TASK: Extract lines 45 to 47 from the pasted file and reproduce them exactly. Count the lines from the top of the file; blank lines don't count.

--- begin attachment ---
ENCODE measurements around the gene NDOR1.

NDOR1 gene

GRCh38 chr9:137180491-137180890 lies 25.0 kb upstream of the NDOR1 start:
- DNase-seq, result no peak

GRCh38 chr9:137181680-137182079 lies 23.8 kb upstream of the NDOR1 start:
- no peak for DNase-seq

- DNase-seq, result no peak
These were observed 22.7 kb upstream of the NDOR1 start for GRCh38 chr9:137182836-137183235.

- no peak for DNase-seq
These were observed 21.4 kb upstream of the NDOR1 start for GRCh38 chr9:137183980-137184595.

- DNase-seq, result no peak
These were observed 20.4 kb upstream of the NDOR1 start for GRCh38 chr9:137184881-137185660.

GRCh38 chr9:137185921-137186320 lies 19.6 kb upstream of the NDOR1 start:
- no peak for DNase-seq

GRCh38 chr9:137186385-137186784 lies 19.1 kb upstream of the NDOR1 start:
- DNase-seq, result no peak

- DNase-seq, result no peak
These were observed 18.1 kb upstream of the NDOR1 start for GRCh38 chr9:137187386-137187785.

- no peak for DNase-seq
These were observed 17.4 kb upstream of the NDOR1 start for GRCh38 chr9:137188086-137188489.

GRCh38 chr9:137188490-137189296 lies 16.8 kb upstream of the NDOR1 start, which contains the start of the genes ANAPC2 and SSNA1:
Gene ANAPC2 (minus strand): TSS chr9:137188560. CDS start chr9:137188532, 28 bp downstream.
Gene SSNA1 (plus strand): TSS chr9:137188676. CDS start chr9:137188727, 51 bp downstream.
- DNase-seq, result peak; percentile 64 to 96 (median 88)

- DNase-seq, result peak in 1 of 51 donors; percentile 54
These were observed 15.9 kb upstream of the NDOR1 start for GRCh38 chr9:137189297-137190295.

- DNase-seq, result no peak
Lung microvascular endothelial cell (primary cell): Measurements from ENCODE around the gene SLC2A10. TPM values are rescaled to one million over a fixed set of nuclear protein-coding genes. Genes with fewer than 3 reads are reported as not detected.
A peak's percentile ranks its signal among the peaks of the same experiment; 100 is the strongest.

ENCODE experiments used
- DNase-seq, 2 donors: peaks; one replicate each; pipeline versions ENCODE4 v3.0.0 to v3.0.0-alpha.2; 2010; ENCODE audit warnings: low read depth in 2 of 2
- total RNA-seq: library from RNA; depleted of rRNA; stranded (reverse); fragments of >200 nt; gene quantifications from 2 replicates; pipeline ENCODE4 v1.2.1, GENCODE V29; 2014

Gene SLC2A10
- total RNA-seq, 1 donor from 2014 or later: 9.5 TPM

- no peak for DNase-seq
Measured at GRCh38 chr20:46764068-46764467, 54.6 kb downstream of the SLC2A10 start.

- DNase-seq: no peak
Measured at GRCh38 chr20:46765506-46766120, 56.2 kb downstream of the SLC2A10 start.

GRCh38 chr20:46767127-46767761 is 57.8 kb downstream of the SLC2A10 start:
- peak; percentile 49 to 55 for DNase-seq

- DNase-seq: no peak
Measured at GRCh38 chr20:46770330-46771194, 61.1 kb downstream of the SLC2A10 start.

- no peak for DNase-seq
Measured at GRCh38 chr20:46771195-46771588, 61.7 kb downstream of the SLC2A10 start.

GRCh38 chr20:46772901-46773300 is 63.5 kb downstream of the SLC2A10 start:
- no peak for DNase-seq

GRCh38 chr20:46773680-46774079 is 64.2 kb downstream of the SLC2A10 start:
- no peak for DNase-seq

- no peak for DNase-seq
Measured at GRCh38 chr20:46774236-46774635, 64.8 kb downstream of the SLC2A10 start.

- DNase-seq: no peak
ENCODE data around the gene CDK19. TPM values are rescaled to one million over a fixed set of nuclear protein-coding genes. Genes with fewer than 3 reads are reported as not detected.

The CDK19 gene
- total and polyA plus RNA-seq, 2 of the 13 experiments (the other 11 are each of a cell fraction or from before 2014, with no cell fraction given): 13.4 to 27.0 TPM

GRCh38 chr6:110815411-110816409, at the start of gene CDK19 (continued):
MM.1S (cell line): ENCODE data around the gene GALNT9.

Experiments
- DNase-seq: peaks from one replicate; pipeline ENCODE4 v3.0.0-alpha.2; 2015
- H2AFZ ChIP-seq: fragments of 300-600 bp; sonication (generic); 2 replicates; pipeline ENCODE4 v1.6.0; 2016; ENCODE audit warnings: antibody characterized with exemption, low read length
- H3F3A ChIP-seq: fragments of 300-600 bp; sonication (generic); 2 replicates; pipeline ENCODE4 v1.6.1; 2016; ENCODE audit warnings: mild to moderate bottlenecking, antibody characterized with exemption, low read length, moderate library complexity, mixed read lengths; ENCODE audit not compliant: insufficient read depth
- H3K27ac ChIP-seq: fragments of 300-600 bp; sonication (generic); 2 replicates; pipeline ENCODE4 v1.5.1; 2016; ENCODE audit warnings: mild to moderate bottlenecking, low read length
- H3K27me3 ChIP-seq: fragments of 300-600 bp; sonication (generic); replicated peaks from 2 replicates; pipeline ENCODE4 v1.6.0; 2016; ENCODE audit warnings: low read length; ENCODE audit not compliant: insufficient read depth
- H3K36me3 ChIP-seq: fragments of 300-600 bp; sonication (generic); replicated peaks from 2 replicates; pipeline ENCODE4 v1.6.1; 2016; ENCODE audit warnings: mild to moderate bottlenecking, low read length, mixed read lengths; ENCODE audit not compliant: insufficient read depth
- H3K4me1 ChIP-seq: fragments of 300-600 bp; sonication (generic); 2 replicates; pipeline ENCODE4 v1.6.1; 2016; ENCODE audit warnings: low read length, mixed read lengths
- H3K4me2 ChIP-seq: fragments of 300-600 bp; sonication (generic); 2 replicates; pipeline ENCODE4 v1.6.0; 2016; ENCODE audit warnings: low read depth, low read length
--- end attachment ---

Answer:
GRCh38 chr20:46772901-46773300 is 63.5 kb downstream of the SLC2A10 start:
- no peak for DNase-seq

GRCh38 chr20:46773680-46774079 is 64.2 kb downstream of the SLC2A10 start: